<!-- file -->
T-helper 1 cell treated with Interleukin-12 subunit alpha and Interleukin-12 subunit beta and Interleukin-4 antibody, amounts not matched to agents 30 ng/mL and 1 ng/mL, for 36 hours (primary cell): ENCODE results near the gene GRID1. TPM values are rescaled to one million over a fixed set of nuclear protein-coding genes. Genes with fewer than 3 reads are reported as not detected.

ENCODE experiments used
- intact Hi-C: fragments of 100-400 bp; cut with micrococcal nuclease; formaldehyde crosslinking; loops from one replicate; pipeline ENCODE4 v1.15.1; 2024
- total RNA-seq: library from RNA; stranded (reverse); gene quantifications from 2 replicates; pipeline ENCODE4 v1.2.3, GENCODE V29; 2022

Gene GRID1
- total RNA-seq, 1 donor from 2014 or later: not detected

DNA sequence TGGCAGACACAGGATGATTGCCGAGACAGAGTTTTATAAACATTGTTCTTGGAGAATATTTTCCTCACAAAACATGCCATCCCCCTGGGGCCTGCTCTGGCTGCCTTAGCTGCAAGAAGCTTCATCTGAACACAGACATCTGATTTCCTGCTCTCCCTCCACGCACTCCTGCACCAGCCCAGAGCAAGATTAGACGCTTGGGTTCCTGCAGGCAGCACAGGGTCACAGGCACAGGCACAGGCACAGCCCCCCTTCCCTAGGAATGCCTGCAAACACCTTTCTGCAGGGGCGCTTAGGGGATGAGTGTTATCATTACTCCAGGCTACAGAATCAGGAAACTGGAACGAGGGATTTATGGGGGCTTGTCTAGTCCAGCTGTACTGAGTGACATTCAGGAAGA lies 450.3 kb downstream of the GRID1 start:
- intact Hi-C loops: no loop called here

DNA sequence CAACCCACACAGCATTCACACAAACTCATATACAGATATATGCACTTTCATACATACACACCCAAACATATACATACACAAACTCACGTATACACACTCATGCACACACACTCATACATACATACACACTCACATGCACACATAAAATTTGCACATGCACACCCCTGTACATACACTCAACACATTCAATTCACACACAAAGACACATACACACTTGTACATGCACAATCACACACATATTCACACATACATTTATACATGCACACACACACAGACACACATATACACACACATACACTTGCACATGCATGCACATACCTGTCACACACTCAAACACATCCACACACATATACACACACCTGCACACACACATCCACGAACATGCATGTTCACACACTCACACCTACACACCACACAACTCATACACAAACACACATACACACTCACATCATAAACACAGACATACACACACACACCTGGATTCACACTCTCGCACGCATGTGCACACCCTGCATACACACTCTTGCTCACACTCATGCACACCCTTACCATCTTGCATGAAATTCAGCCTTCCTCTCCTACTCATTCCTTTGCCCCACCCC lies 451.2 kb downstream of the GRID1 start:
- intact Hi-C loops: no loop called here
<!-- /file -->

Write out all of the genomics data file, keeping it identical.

T-helper 1 cell treated with Interleukin-12 subunit alpha and Interleukin-12 subunit beta and Interleukin-4 antibody, amounts not matched to agents 30 ng/mL and 1 ng/mL, for 36 hours (primary cell): ENCODE results near the gene GRID1. TPM values are rescaled to one million over a fixed set of nuclear protein-coding genes. Genes with fewer than 3 reads are reported as not detected.

ENCODE experiments used
- intact Hi-C: fragments of 100-400 bp; cut with micrococcal nuclease; formaldehyde crosslinking; loops from one replicate; pipeline ENCODE4 v1.15.1; 2024
- total RNA-seq: library from RNA; stranded (reverse); gene quantifications from 2 replicates; pipeline ENCODE4 v1.2.3, GENCODE V29; 2022

Gene GRID1
- total RNA-seq, 1 donor from 2014 or later: not detected

DNA sequence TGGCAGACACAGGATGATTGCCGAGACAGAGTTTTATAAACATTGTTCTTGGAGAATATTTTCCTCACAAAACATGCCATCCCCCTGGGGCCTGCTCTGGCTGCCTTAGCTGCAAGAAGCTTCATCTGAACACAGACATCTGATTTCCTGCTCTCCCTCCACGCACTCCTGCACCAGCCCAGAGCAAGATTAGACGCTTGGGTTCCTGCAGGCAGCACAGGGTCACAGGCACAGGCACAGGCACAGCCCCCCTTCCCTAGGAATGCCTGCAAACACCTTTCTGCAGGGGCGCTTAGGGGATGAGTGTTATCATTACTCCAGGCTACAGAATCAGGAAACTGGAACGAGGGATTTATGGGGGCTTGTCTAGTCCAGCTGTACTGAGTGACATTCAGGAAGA lies 450.3 kb downstream of the GRID1 start:
- intact Hi-C loops: no loop called here

DNA sequence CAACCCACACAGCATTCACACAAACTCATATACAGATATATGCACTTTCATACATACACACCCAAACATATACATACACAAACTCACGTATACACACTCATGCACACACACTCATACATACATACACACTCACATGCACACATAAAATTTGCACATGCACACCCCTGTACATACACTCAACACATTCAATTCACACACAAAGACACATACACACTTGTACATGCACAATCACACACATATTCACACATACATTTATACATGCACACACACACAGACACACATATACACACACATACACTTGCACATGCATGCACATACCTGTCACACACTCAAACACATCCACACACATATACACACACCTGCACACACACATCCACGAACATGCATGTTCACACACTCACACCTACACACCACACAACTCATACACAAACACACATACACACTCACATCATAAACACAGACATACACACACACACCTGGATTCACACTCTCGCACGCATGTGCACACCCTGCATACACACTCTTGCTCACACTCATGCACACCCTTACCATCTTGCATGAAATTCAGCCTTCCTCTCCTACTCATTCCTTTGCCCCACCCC lies 451.2 kb downstream of the GRID1 start:
- intact Hi-C loops: no loop called here